US20120031984A1 - Personalized Building Comfort Control - Google Patents

Personalized Building Comfort Control Download PDF

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US20120031984A1
US20120031984A1 US13/197,375 US201113197375A US2012031984A1 US 20120031984 A1 US20120031984 A1 US 20120031984A1 US 201113197375 A US201113197375 A US 201113197375A US 2012031984 A1 US2012031984 A1 US 2012031984A1
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comfort
control
values
measurements
sensors
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US13/197,375
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Mark Feldmeier
Joseph Paradiso
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Massachusetts Institute of Technology
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Massachusetts Institute of Technology
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    • FMECHANICAL ENGINEERING; LIGHTING; HEATING; WEAPONS; BLASTING
    • F24HEATING; RANGES; VENTILATING
    • F24FAIR-CONDITIONING; AIR-HUMIDIFICATION; VENTILATION; USE OF AIR CURRENTS FOR SCREENING
    • F24F11/00Control or safety arrangements
    • F24F11/30Control or safety arrangements for purposes related to the operation of the system, e.g. for safety or monitoring
    • GPHYSICS
    • G05CONTROLLING; REGULATING
    • G05DSYSTEMS FOR CONTROLLING OR REGULATING NON-ELECTRIC VARIABLES
    • G05D23/00Control of temperature
    • G05D23/19Control of temperature characterised by the use of electric means
    • G05D23/1902Control of temperature characterised by the use of electric means characterised by the use of a variable reference value
    • G05D23/1905Control of temperature characterised by the use of electric means characterised by the use of a variable reference value associated with tele control
    • FMECHANICAL ENGINEERING; LIGHTING; HEATING; WEAPONS; BLASTING
    • F24HEATING; RANGES; VENTILATING
    • F24FAIR-CONDITIONING; AIR-HUMIDIFICATION; VENTILATION; USE OF AIR CURRENTS FOR SCREENING
    • F24F2110/00Control inputs relating to air properties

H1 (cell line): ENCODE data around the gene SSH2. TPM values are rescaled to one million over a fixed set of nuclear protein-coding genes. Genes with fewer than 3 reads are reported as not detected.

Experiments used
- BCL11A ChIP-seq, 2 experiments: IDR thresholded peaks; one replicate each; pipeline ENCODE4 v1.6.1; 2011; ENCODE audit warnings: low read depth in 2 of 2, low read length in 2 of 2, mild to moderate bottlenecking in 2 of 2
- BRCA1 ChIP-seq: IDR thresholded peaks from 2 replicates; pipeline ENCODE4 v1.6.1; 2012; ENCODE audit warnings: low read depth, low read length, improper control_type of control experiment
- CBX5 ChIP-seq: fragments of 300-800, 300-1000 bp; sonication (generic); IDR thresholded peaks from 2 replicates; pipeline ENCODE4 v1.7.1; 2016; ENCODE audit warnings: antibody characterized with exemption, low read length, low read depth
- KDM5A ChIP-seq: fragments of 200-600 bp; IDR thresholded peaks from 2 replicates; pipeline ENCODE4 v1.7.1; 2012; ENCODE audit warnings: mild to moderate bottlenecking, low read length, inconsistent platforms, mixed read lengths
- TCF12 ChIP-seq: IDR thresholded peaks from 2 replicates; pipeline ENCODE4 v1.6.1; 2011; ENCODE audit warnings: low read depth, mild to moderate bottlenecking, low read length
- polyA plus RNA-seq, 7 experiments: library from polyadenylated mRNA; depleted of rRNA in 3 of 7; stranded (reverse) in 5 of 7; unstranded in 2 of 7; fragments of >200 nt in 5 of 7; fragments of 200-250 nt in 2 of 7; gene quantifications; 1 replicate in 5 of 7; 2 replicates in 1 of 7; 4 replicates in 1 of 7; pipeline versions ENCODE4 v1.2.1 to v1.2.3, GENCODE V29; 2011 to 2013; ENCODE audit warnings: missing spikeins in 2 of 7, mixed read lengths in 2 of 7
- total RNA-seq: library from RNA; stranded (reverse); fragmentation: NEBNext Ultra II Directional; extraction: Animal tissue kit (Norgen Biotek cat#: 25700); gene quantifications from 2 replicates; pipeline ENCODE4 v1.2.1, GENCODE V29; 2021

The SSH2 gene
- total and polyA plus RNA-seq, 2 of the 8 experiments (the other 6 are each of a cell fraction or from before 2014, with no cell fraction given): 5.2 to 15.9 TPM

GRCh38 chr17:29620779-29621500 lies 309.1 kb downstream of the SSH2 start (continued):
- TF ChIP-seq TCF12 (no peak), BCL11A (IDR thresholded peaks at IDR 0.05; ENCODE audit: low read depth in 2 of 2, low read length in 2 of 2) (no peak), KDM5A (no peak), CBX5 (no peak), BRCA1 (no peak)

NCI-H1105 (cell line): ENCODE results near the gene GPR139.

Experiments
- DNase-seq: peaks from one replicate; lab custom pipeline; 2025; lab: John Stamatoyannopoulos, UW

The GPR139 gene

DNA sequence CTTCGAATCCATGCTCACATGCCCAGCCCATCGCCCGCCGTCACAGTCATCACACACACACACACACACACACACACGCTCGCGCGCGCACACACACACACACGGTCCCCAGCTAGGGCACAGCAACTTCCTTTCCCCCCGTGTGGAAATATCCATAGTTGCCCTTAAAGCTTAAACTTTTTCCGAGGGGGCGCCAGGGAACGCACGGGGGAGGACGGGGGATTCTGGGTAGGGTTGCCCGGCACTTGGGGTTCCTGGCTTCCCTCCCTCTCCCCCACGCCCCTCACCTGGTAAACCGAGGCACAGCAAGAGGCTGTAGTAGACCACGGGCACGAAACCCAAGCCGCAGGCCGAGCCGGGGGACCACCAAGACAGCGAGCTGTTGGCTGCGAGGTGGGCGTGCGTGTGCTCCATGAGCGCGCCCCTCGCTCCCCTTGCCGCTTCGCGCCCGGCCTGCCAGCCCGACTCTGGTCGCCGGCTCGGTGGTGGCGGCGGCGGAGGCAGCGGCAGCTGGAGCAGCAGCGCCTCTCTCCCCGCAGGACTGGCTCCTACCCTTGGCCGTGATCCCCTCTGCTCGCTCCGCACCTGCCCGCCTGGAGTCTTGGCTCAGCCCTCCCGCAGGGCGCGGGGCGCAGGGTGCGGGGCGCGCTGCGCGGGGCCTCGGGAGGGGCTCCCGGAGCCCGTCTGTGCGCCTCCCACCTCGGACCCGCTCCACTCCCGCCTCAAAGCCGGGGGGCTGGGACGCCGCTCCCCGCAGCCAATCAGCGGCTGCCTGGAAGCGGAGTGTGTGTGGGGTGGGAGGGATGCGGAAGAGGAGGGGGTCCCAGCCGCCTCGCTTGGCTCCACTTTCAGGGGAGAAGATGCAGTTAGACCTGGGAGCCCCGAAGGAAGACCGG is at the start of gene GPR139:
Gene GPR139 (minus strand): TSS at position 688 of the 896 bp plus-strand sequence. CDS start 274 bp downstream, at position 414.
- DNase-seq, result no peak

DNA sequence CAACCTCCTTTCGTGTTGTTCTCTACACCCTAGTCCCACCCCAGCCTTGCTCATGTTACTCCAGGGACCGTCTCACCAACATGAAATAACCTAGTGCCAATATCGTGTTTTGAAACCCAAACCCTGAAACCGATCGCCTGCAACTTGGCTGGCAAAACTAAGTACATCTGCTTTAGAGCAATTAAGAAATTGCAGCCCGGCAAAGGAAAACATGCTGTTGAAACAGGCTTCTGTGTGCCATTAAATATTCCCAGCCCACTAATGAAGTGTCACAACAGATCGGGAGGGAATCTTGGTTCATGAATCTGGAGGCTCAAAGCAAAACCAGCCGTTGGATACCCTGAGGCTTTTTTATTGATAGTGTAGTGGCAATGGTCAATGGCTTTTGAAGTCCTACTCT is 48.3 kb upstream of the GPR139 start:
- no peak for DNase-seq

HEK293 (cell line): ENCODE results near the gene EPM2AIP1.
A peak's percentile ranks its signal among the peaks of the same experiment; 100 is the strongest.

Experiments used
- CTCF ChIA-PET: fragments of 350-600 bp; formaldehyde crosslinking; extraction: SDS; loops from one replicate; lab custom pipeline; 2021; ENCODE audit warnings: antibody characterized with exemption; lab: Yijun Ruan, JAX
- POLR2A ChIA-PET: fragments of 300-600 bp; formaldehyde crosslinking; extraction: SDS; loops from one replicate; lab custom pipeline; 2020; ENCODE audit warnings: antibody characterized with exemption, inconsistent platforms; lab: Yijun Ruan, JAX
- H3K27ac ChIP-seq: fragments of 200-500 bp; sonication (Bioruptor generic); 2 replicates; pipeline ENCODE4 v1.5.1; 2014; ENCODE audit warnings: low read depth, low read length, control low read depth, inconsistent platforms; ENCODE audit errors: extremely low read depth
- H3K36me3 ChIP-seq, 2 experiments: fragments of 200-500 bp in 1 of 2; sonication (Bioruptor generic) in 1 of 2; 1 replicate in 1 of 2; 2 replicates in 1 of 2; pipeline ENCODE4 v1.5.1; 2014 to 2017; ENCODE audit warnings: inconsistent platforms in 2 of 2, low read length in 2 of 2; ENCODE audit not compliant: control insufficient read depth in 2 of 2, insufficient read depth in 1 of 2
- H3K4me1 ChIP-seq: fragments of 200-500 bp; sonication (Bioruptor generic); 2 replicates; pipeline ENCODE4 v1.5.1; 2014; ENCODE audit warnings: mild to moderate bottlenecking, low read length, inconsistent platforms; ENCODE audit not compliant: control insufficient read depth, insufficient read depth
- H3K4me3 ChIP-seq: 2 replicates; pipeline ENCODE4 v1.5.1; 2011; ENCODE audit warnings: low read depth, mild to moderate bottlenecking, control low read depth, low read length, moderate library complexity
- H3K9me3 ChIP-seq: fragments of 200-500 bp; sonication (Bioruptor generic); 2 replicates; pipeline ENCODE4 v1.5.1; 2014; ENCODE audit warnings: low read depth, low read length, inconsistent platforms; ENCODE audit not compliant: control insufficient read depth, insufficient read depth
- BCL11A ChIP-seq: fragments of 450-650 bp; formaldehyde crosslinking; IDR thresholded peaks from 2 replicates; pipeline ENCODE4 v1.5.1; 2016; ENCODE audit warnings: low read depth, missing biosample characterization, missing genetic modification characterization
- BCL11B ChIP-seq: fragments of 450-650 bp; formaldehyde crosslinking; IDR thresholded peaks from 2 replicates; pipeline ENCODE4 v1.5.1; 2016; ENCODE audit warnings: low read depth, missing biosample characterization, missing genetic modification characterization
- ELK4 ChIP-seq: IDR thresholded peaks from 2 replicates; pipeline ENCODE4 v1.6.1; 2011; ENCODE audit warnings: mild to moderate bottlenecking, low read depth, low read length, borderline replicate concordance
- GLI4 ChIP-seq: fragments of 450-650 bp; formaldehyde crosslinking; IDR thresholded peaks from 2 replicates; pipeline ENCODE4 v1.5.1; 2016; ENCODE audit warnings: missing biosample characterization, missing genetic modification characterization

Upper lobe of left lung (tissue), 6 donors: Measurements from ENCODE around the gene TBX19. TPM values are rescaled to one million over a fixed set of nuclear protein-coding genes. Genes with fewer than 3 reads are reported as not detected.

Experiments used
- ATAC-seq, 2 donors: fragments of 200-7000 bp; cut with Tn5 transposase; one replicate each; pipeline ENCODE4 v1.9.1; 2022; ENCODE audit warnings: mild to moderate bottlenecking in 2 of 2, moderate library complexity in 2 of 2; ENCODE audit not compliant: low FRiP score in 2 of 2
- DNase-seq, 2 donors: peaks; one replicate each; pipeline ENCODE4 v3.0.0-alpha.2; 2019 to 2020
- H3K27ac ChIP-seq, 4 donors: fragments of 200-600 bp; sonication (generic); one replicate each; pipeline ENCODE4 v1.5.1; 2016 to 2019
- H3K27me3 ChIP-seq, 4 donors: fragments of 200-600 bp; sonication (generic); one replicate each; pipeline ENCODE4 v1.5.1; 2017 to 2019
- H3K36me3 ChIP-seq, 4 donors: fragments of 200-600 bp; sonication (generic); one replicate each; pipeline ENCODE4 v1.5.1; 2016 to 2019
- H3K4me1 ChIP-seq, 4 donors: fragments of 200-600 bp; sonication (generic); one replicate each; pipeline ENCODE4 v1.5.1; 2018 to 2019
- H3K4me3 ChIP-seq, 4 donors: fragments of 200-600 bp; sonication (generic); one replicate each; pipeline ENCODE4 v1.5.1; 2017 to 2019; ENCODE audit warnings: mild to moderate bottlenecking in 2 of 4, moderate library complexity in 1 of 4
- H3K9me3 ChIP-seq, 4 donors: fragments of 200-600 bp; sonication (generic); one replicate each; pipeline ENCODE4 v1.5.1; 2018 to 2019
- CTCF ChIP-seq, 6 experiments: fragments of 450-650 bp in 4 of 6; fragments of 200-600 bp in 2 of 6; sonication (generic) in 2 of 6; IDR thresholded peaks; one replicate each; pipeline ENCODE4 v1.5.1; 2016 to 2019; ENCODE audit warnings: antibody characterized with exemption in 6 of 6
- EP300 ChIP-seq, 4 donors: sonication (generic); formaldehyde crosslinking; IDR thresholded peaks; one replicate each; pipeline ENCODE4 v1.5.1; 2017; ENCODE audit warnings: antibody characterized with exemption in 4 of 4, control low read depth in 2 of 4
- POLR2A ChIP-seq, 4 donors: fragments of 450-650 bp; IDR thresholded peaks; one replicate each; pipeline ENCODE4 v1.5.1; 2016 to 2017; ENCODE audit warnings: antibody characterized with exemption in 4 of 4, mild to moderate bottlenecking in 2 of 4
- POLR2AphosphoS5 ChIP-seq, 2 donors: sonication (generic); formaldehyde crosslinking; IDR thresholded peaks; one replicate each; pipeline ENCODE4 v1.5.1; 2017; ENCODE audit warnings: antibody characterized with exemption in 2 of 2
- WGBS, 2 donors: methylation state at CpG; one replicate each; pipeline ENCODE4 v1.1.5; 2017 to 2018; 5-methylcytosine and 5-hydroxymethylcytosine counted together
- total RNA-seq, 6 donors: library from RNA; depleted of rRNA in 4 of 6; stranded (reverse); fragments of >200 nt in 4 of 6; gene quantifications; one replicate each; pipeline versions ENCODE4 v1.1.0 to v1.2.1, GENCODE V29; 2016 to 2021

• FMECHANICAL ENGINEERING; LIGHTING; HEATING; WEAPONS; BLASTING
    • F24HEATING; RANGES; VENTILATING
    • F24FAIR-CONDITIONING; AIR-HUMIDIFICATION; VENTILATION; USE OF AIR CURRENTS FOR SCREENING
    • F24F2221/00Details or features not otherwise provided for
    • F24F2221/38Personalised air distribution

Abstract

In exemplary implementations of this invention, control apparatus for a HVAC system provides personalized comfort control. It can adjust local conditions in different rooms within a building in order to maximize the perceived comfort of individual occupants. The control apparatus locates individuals within a building. For each individual, it senses temperature, humidity and other parameters at the individual's location, calculates a comfort metric indicative of the user's comfort, and can control the flow of chilled or heated air to the individual's location in order to adjust local conditions to maximize the individual's comfort.

Description

    RELATED APPLICATION
  • This application claims the benefit of U.S. Provisional Application Ser. No. 61,370,338, filed Aug. 3, 2010, the entire disclosure of which is herein incorporated by reference.
  • FIELD OF THE TECHNOLOGY
  • The present invention relates generally to controls for heating, ventilation and air conditioning (HVAC).
  • Computer Program Listing